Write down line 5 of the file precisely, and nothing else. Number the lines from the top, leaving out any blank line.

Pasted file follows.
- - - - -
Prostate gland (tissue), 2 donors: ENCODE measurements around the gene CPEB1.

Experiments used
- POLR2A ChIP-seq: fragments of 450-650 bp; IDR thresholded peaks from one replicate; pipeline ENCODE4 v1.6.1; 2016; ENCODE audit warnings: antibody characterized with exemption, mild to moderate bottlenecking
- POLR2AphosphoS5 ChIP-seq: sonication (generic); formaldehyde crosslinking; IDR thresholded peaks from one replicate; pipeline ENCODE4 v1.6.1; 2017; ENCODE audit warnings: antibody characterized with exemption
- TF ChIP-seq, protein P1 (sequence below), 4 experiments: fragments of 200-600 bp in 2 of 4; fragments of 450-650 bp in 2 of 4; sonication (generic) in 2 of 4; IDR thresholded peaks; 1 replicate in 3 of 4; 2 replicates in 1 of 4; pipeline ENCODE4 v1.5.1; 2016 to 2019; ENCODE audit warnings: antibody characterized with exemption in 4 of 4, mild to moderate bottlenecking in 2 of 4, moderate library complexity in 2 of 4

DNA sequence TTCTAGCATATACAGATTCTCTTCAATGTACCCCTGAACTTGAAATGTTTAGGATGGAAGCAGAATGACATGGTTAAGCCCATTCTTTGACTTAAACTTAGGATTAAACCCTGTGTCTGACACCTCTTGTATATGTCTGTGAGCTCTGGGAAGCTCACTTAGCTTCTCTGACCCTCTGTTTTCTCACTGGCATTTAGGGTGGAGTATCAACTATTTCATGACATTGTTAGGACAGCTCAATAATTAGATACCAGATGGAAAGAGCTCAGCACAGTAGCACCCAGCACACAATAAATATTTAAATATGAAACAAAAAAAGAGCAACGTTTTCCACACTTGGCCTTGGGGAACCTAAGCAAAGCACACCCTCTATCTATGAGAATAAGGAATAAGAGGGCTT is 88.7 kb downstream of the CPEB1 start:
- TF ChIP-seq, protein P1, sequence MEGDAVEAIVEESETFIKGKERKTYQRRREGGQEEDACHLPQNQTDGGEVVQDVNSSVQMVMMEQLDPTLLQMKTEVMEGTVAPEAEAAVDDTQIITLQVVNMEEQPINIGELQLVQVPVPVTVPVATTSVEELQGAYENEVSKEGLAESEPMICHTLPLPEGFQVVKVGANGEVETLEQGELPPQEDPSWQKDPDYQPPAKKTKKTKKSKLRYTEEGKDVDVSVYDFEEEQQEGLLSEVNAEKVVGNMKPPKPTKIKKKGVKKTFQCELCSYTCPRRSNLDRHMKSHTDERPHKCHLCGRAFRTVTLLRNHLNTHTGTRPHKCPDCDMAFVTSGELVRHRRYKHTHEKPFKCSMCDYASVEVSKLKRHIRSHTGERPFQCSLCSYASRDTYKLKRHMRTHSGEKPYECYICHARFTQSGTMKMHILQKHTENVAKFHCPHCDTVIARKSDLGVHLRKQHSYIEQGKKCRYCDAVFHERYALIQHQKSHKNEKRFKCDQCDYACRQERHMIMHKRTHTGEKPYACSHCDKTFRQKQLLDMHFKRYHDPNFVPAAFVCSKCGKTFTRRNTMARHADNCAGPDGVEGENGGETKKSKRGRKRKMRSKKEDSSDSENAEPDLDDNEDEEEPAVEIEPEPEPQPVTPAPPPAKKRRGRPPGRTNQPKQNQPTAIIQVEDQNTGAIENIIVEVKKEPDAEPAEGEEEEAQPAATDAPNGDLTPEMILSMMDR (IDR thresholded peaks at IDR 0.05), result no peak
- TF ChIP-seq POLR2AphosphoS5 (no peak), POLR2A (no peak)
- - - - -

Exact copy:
- TF ChIP-seq, protein P1 (sequence below), 4 experiments: fragments of 200-600 bp in 2 of 4; fragments of 450-650 bp in 2 of 4; sonication (generic) in 2 of 4; IDR thresholded peaks; 1 replicate in 3 of 4; 2 replicates in 1 of 4; pipeline ENCODE4 v1.5.1; 2016 to 2019; ENCODE audit warnings: antibody characterized with exemption in 4 of 4, mild to moderate bottlenecking in 2 of 4, moderate library complexity in 2 of 4